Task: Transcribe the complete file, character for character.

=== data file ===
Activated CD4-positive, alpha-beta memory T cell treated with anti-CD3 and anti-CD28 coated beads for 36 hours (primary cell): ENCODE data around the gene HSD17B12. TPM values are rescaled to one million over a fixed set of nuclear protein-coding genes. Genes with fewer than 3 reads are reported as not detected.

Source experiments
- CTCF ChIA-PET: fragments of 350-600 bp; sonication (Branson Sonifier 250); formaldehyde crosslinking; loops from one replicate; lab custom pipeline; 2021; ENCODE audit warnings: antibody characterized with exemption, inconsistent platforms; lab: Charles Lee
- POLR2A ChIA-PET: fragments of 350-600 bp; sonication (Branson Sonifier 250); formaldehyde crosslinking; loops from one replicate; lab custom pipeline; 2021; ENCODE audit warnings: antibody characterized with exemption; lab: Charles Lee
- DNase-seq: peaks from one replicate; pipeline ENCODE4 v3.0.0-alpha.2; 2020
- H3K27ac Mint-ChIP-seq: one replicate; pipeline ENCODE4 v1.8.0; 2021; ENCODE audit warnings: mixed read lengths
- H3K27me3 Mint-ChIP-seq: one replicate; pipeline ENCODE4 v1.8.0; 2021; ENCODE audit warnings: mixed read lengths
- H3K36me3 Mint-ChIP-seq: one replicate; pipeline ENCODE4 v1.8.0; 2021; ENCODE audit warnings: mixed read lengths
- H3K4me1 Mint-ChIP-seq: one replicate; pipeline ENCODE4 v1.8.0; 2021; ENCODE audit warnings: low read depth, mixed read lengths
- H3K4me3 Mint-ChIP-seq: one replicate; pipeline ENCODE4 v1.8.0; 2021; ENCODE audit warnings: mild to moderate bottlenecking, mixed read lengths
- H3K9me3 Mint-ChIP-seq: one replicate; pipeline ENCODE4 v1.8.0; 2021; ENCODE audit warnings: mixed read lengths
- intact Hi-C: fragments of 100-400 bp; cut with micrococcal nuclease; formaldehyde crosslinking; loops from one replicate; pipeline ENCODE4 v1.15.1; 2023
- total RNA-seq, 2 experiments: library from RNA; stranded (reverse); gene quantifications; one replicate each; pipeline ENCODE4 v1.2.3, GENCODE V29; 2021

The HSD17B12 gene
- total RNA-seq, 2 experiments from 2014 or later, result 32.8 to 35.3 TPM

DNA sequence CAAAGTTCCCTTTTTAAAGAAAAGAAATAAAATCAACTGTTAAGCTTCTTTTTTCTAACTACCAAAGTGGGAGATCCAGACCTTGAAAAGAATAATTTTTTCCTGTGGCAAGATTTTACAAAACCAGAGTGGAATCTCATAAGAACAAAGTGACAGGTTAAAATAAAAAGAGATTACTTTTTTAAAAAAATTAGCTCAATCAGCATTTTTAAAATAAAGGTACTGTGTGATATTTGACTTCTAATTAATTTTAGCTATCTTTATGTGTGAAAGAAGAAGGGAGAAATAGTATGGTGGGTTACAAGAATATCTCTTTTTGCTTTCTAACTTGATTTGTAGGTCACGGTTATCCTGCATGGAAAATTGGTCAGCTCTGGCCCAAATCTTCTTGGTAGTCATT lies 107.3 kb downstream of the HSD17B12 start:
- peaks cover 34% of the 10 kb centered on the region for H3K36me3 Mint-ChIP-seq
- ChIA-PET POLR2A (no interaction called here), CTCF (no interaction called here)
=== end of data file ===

Activated CD4-positive, alpha-beta memory T cell treated with anti-CD3 and anti-CD28 coated beads for 36 hours (primary cell): ENCODE data around the gene HSD17B12. TPM values are rescaled to one million over a fixed set of nuclear protein-coding genes. Genes with fewer than 3 reads are reported as not detected.

Source experiments
- CTCF ChIA-PET: fragments of 350-600 bp; sonication (Branson Sonifier 250); formaldehyde crosslinking; loops from one replicate; lab custom pipeline; 2021; ENCODE audit warnings: antibody characterized with exemption, inconsistent platforms; lab: Charles Lee
- POLR2A ChIA-PET: fragments of 350-600 bp; sonication (Branson Sonifier 250); formaldehyde crosslinking; loops from one replicate; lab custom pipeline; 2021; ENCODE audit warnings: antibody characterized with exemption; lab: Charles Lee
- DNase-seq: peaks from one replicate; pipeline ENCODE4 v3.0.0-alpha.2; 2020
- H3K27ac Mint-ChIP-seq: one replicate; pipeline ENCODE4 v1.8.0; 2021; ENCODE audit warnings: mixed read lengths
- H3K27me3 Mint-ChIP-seq: one replicate; pipeline ENCODE4 v1.8.0; 2021; ENCODE audit warnings: mixed read lengths
- H3K36me3 Mint-ChIP-seq: one replicate; pipeline ENCODE4 v1.8.0; 2021; ENCODE audit warnings: mixed read lengths
- H3K4me1 Mint-ChIP-seq: one replicate; pipeline ENCODE4 v1.8.0; 2021; ENCODE audit warnings: low read depth, mixed read lengths
- H3K4me3 Mint-ChIP-seq: one replicate; pipeline ENCODE4 v1.8.0; 2021; ENCODE audit warnings: mild to moderate bottlenecking, mixed read lengths
- H3K9me3 Mint-ChIP-seq: one replicate; pipeline ENCODE4 v1.8.0; 2021; ENCODE audit warnings: mixed read lengths
- intact Hi-C: fragments of 100-400 bp; cut with micrococcal nuclease; formaldehyde crosslinking; loops from one replicate; pipeline ENCODE4 v1.15.1; 2023
- total RNA-seq, 2 experiments: library from RNA; stranded (reverse); gene quantifications; one replicate each; pipeline ENCODE4 v1.2.3, GENCODE V29; 2021

The HSD17B12 gene
- total RNA-seq, 2 experiments from 2014 or later, result 32.8 to 35.3 TPM

DNA sequence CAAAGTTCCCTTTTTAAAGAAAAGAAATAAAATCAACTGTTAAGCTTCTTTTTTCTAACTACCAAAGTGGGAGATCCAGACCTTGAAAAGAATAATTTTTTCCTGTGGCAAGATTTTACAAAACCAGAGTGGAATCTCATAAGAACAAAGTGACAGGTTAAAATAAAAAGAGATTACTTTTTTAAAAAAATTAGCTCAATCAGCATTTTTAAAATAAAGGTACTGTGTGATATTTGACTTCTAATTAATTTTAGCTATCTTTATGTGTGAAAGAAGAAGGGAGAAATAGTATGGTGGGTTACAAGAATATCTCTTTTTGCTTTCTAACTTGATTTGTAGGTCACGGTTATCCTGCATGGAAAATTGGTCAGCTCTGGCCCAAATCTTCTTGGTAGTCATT lies 107.3 kb downstream of the HSD17B12 start:
- peaks cover 34% of the 10 kb centered on the region for H3K36me3 Mint-ChIP-seq
- ChIA-PET POLR2A (no interaction called here), CTCF (no interaction called here)